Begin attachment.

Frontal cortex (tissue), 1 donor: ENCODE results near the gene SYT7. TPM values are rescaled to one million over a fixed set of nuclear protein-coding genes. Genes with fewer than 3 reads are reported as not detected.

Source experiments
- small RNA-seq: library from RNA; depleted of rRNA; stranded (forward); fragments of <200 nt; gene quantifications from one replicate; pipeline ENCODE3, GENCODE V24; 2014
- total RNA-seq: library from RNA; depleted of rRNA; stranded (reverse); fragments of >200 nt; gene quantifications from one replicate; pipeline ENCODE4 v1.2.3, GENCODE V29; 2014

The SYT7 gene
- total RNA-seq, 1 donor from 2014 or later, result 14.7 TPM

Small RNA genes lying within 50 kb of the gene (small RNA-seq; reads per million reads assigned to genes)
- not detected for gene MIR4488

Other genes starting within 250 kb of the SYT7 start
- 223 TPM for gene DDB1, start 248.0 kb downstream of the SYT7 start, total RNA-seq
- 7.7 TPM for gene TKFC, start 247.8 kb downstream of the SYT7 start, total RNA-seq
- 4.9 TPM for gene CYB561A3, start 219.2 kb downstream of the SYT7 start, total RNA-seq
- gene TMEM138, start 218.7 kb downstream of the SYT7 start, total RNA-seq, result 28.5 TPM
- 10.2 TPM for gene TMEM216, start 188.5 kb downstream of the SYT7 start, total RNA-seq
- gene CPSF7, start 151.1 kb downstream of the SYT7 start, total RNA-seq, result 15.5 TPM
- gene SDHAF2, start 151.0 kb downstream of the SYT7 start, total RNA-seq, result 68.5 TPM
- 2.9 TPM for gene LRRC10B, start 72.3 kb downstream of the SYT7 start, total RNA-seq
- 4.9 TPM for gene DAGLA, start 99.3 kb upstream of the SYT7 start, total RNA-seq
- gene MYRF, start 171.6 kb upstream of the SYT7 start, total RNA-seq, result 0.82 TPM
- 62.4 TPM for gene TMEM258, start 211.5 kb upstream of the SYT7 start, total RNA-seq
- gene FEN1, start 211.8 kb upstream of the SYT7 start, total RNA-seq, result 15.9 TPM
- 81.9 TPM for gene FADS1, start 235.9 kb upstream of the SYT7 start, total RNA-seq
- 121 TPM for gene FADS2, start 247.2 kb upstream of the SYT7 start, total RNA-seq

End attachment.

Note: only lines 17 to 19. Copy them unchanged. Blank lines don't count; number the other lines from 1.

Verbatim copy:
- 2.9 TPM for gene LRRC10B, start 72.3 kb downstream of the SYT7 start, total RNA-seq
- 4.9 TPM for gene DAGLA, start 99.3 kb upstream of the SYT7 start, total RNA-seq
- gene MYRF, start 171.6 kb upstream of the SYT7 start, total RNA-seq, result 0.82 TPM